Nationals enter camp amid lofty expectations

Club aiming for a deep postseason run after early exits

Nationals enter camp amid lofty expectations

With Spring Training fast approaching, MLB.com will take a look at a different aspect of this year's Nationals squad each day this week. Today's topic: Spring Training is here.

WASHINGTON -- The Nationals are set to open their new Spring Training home in West Palm Beach, Fla., for what they hope will be the beginning of a World Series championship campaign. On the backs of stars such as Bryce Harper, Max Scherzer and Daniel Murphy, they will enter this season among the favorites in the National League.

The Nats have conquered the NL East three times in the past five years, but have never have made it beyond the Division Series. Perhaps there are still questions about whether the Nats did enough during an uneventful offseason to separate themselves from the other contenders in the NL.

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Still, they are coming off 95 victories last season and held a 2-1 series lead over the Dodgers in the NLDS before falling short of making the NL Championship Series. They only lost two everyday players from that team -- Wilson Ramos and Danny Espinosa -- and replaced them with Adam Eaton, who has been one of the best outfielders in baseball recently, and Derek Norris. They begin camp with an unanswered question about who will pitch the ninth inning, one that has lingered all offseason after failed attempts to acquire a veteran closer. But this Nationals team has a chance to boast one of the best lineups in team history and will enter as a favorite to repeat as division champs.

Hope abounds at dawn of Spring Training

Here is a glance at the Spring Training picture for the Nationals as camp opens:

Pitchers and catchers report: Tuesday

Position players report: Friday

First Cactus League game: Feb. 25 vs. Mets in Port St. Lucie

New faces:
The biggest and most notable acquisition of this offseason is Eaton, who will take over in center field and is expected to be the piece that gets the Nats over the hump. They traded away three top pitching prospects to acquire Eaton, whom they believe has been an under-the-radar star during the past three seasons. It will be nearly impossible for Eaton to fly under the radar this season, considering he is the biggest addition for a team with such lofty aspirations. Manager Dusty Baker will likely use Spring Training to figure out how to incorporate Eaton into the lineup -- where he will likely hit near the top of the order along with Trea Turner. They could form a dynamic combo that potentially scores a lot of runs with Harper and Murphy hitting behind them. Norris returns to the organization that drafted him, taking over as the starting catcher while trying to bounce back from the worst season of his career.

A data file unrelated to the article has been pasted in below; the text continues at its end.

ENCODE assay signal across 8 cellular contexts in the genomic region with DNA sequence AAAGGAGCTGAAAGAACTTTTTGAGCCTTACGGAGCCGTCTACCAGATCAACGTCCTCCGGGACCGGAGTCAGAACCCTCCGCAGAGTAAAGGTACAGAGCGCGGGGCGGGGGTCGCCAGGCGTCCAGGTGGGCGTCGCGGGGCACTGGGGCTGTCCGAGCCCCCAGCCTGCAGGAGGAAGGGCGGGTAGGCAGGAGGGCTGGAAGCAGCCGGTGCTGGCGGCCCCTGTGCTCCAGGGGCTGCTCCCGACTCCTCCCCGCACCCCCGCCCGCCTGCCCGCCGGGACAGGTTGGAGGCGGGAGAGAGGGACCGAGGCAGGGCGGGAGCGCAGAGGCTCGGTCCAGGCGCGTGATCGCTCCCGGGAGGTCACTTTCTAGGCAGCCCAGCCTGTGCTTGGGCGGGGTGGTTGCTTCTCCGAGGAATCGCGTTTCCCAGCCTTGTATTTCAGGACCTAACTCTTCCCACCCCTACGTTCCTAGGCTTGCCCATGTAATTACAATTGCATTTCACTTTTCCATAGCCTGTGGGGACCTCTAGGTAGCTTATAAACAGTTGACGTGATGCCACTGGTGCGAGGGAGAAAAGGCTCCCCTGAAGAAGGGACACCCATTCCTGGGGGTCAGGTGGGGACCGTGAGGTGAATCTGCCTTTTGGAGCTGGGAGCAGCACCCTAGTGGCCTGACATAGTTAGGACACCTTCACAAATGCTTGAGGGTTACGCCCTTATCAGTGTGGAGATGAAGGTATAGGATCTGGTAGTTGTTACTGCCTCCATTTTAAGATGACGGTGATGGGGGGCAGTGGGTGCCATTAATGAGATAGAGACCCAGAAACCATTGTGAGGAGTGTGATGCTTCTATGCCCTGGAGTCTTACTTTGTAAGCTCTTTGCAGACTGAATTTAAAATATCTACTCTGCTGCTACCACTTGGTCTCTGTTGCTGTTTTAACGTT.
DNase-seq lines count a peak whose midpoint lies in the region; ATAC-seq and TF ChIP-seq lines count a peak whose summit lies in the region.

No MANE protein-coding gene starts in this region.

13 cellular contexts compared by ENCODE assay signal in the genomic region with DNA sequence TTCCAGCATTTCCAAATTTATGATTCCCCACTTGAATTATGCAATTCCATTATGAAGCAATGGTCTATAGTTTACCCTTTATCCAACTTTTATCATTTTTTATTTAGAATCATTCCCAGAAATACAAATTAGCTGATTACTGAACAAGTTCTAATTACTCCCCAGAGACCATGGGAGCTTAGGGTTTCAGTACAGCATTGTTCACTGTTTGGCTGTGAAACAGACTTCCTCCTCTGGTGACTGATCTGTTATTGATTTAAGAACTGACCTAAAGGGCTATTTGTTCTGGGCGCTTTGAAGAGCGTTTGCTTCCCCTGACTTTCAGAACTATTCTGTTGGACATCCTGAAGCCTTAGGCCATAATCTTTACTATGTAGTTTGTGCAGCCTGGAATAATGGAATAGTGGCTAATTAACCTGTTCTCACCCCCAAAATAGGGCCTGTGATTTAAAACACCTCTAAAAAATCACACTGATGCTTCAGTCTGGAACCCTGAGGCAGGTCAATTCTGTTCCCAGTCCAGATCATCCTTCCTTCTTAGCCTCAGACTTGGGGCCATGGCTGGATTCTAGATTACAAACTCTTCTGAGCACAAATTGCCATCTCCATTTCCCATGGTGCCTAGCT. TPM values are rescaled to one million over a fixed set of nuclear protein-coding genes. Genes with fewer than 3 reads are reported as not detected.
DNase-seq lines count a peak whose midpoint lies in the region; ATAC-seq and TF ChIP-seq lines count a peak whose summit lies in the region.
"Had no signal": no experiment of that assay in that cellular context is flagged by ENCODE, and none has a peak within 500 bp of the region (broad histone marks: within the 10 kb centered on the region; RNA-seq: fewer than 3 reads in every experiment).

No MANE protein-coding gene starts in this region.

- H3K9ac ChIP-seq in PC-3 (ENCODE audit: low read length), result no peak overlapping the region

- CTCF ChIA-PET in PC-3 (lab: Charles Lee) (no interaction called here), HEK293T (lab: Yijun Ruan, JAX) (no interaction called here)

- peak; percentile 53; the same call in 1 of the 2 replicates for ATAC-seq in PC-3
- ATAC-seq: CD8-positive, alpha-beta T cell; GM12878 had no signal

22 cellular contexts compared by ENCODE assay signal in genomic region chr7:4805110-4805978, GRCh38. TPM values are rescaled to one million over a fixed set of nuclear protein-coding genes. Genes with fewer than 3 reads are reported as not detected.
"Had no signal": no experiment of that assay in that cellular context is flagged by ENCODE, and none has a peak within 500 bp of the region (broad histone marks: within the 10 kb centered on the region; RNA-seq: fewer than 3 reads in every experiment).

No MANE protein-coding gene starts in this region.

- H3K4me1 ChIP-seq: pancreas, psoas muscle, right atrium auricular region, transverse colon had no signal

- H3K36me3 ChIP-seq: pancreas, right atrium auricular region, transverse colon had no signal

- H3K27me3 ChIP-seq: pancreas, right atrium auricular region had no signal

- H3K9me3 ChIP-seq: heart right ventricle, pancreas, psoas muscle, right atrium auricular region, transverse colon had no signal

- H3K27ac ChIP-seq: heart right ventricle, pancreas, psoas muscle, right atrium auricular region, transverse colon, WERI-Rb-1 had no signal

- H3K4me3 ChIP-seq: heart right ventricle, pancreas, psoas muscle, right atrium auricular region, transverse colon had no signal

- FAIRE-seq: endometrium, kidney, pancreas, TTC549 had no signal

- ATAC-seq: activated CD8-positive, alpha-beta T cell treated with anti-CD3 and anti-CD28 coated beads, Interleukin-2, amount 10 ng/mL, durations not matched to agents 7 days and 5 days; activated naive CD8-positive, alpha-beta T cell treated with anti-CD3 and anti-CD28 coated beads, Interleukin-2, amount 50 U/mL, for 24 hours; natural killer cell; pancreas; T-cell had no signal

Interesting non-roster invitees:
The Nats have promoted at least one non-roster invitee out of Spring Training the past few seasons and have a few players to keep an eye on this season. The bullpen figures to hold the most opportunity -- with at least three spots up for grabs and a few low-cost, low-risk veterans invited to camp. Vance Worley pitched in a number of different roles for the Orioles last season, so his versatility could make him a good fit. He could provide some rotation depth and work as a long reliever, while also filling in for shorter stints out of the bullpen, as well. Joe Nathan and Matt Albers are also a pair of veterans with late-inning experience who could add an interesting mix to the Nats' bullpen.

Prospects to watch:
This will be the first Major League Spring Training for right-hander Erick Fedde, the team's No. 2 prospect as rated by MLBPipeline and No. 75 overall. He completed his first season in professional baseball in 2016 and advanced to Double-A Harrisburg. If he continues to progress and impress this season, there is a chance that he makes it to Washington as early as this season -- with the Nats lacking in proven starting-pitching depth. A few prospects will have a chance to make the roster on Opening Day, too, including Austin Voth (No. 6), Koda Glover (No. 9) and A.J. Cole (No. 10).

Jamal Collier covers the Nationals for MLB.com. Follow him on Twitter at @jamalcollier. This story was not subject to the approval of Major League Baseball or its clubs.